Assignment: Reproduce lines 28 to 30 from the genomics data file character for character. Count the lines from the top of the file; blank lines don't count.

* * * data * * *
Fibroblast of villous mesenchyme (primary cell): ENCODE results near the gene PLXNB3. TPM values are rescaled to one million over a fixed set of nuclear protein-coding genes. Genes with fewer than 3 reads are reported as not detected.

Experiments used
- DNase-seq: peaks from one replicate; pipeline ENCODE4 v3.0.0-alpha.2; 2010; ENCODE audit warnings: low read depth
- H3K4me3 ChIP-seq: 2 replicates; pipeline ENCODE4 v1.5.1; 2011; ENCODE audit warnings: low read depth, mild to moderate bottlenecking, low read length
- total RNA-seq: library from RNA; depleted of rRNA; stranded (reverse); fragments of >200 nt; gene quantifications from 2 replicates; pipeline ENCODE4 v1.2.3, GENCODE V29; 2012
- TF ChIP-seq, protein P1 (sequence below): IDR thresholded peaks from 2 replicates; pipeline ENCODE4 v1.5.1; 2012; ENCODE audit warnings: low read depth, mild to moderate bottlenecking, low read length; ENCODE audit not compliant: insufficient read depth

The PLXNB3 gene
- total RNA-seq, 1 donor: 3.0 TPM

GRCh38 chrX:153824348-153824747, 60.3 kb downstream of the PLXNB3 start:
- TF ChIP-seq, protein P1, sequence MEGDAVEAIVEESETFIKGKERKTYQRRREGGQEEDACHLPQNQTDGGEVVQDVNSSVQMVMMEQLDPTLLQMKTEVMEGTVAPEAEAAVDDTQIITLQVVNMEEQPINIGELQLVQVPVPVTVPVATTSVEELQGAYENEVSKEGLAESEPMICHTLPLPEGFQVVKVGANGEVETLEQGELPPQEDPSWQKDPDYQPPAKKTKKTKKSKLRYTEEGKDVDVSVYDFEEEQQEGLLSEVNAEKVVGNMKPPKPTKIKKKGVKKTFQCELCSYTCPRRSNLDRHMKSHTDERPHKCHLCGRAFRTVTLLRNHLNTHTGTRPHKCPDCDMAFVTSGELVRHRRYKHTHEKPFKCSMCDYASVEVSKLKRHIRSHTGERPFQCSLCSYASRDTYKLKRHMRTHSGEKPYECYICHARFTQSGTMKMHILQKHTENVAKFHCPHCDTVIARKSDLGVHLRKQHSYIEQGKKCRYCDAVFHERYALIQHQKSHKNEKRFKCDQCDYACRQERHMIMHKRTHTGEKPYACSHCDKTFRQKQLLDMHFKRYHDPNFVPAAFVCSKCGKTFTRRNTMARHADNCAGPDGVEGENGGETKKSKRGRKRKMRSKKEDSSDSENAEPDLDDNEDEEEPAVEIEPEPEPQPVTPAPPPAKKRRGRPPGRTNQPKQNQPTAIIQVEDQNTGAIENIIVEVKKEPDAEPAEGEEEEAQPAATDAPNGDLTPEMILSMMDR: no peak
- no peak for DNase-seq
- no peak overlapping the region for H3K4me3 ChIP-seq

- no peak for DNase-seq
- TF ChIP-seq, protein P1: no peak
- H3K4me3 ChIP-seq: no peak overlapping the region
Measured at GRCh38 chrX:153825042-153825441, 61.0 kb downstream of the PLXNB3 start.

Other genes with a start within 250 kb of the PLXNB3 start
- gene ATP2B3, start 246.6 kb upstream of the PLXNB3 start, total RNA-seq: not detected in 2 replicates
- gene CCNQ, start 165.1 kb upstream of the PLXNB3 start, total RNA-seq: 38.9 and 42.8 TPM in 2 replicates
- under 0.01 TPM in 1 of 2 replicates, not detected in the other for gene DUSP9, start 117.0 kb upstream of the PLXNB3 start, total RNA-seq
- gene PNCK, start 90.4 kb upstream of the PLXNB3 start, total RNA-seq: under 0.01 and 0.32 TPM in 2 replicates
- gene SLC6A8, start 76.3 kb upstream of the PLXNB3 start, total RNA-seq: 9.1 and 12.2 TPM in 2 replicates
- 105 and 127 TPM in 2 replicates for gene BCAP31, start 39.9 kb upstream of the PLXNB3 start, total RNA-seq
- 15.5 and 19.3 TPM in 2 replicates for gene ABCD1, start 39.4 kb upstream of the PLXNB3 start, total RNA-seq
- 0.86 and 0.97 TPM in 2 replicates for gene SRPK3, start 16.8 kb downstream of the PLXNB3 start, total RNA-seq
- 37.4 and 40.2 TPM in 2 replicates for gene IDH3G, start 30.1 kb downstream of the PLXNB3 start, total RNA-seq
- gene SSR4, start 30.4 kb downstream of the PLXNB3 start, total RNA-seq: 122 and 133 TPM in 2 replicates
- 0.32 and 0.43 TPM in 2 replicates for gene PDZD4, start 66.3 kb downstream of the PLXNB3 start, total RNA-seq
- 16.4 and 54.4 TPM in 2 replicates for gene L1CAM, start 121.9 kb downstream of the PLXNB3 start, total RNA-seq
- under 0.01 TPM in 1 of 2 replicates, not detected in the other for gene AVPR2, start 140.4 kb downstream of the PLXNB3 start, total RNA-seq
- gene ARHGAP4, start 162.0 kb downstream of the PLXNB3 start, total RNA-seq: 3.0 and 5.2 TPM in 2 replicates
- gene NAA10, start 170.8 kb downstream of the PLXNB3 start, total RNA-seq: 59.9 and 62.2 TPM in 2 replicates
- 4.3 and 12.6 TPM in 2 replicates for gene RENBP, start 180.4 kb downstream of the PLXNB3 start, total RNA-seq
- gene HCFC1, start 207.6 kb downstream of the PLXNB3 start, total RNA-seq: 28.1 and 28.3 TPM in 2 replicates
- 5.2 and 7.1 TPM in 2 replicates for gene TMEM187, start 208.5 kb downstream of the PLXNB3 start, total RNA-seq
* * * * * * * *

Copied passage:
- 0.32 and 0.43 TPM in 2 replicates for gene PDZD4, start 66.3 kb downstream of the PLXNB3 start, total RNA-seq
- 16.4 and 54.4 TPM in 2 replicates for gene L1CAM, start 121.9 kb downstream of the PLXNB3 start, total RNA-seq
- under 0.01 TPM in 1 of 2 replicates, not detected in the other for gene AVPR2, start 140.4 kb downstream of the PLXNB3 start, total RNA-seq